She suddenly knew that she was in a relationship with someone who has obsessive compulsive disorder (OCD). Keep reading »

17 Tested & Approved Self-Soothing Techniques For Every Manner Of Meltdown

Even if you’re generally a very “together” person, that doesn’t mean you’re not entitled to the occasional freak out, because LIFE. Maybe your hot water broke again right before work and you haven’t washed your hair for a few too many days. Maybe a friend had the bad sense to point out that really cute picture of your ex and his new lady on Instagram. Of course, it’s important to figure your major triggers so you can avoid any unnecessary emotional meltdowns, but sometimes things are out of your control. That’s why it’s just as important to figure out some ways to calm yourself down when life doesn’t go your way, because lord knows, there will be times when you need to curl into a ball with your hot water bottle and cry until you feel silly. Here are our approved self-soothing techniques that have helped us through panic attacks, meltdowns, and freak outs of all kinds.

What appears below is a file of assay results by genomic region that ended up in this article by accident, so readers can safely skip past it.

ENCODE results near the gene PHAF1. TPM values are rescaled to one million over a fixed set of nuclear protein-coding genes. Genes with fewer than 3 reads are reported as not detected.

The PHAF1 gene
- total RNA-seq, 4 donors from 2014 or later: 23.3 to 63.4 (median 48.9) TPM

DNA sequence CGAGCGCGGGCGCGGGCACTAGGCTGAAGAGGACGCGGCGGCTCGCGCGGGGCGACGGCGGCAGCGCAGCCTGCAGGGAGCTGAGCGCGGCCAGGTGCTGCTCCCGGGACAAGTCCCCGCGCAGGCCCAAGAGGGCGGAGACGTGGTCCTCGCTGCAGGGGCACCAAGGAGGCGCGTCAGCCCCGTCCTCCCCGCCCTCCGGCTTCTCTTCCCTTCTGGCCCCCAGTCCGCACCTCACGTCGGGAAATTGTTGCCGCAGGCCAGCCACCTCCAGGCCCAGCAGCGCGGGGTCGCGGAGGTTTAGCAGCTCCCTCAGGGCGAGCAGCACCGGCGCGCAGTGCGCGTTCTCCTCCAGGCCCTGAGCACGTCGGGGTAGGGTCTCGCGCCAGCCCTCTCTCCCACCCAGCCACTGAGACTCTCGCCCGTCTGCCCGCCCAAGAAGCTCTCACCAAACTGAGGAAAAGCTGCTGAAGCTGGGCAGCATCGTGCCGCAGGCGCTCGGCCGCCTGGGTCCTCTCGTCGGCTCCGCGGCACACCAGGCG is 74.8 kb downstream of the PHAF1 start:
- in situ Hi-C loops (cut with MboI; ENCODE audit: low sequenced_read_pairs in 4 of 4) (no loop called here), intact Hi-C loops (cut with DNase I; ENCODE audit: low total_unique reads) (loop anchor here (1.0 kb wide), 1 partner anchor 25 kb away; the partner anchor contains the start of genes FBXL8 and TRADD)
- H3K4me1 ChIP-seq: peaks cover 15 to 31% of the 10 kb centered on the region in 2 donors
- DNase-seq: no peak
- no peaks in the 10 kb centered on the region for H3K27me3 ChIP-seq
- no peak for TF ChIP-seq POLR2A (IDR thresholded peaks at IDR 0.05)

Keep reading »

Why Didn’t Mizzou Report Sasha Menu Courey’s Sexual Assault?

Sasha Menu Courey

When Sasha Menu Courey woke up one morning in February 2010, she had no idea that her life was about to change radically in a few short hours. Courey, a swimmer and straight-A student at the University of Missouri on a near-full scholarship, was sexually assaulted by a football player that night. According to CNN, she had gone home with a football player off-campus and had consensual sex. But after her consensual partner left, another football player “entered the room, locked the door and raped her.”

In the aftermath, her life began to fall apart in front of her eyes. Sixteen months later, she committed suicide. ESPN’s investigative series “Outside The Lines” searched for answers and shared a detailed report this week of how Sasha’s pleas for help managed to slip through the cracks. Keep reading »